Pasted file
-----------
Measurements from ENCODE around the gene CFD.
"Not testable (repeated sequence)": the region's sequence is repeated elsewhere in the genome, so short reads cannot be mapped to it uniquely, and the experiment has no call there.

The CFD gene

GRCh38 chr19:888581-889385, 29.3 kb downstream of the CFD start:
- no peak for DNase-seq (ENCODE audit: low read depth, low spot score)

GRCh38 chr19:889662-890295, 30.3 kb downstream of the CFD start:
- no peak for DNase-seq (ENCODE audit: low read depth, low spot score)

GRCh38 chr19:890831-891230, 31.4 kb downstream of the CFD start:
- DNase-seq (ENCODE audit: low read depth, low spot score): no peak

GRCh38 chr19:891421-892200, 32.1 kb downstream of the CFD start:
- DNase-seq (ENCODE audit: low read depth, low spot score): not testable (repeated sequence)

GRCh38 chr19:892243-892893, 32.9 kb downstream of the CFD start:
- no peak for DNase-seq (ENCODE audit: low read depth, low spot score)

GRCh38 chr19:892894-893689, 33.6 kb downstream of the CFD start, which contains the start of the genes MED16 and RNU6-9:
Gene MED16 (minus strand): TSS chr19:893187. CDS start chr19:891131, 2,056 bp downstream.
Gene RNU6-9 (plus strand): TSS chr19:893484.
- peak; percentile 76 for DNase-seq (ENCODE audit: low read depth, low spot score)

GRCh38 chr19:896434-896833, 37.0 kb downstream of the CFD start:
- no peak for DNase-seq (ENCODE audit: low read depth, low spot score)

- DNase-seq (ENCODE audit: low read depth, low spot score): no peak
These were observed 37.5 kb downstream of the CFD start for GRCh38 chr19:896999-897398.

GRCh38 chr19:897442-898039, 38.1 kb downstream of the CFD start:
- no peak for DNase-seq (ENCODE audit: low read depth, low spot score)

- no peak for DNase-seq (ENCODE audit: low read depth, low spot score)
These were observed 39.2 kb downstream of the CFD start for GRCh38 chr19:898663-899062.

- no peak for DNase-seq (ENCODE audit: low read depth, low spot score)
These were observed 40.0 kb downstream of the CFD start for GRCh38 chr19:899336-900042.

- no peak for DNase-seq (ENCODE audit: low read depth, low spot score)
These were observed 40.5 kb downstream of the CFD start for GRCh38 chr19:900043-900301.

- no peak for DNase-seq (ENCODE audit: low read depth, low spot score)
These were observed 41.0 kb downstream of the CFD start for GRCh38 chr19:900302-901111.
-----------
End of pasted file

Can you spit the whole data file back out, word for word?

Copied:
Measurements from ENCODE around the gene CFD.
"Not testable (repeated sequence)": the region's sequence is repeated elsewhere in the genome, so short reads cannot be mapped to it uniquely, and the experiment has no call there.

The CFD gene

GRCh38 chr19:888581-889385, 29.3 kb downstream of the CFD start:
- no peak for DNase-seq (ENCODE audit: low read depth, low spot score)

GRCh38 chr19:889662-890295, 30.3 kb downstream of the CFD start:
- no peak for DNase-seq (ENCODE audit: low read depth, low spot score)

GRCh38 chr19:890831-891230, 31.4 kb downstream of the CFD start:
- DNase-seq (ENCODE audit: low read depth, low spot score): no peak

GRCh38 chr19:891421-892200, 32.1 kb downstream of the CFD start:
- DNase-seq (ENCODE audit: low read depth, low spot score): not testable (repeated sequence)

GRCh38 chr19:892243-892893, 32.9 kb downstream of the CFD start:
- no peak for DNase-seq (ENCODE audit: low read depth, low spot score)

GRCh38 chr19:892894-893689, 33.6 kb downstream of the CFD start, which contains the start of the genes MED16 and RNU6-9:
Gene MED16 (minus strand): TSS chr19:893187. CDS start chr19:891131, 2,056 bp downstream.
Gene RNU6-9 (plus strand): TSS chr19:893484.
- peak; percentile 76 for DNase-seq (ENCODE audit: low read depth, low spot score)

GRCh38 chr19:896434-896833, 37.0 kb downstream of the CFD start:
- no peak for DNase-seq (ENCODE audit: low read depth, low spot score)

- DNase-seq (ENCODE audit: low read depth, low spot score): no peak
These were observed 37.5 kb downstream of the CFD start for GRCh38 chr19:896999-897398.

GRCh38 chr19:897442-898039, 38.1 kb downstream of the CFD start:
- no peak for DNase-seq (ENCODE audit: low read depth, low spot score)

- no peak for DNase-seq (ENCODE audit: low read depth, low spot score)
These were observed 39.2 kb downstream of the CFD start for GRCh38 chr19:898663-899062.

- no peak for DNase-seq (ENCODE audit: low read depth, low spot score)
These were observed 40.0 kb downstream of the CFD start for GRCh38 chr19:899336-900042.

- no peak for DNase-seq (ENCODE audit: low read depth, low spot score)
These were observed 40.5 kb downstream of the CFD start for GRCh38 chr19:900043-900301.

- no peak for DNase-seq (ENCODE audit: low read depth, low spot score)
These were observed 41.0 kb downstream of the CFD start for GRCh38 chr19:900302-901111.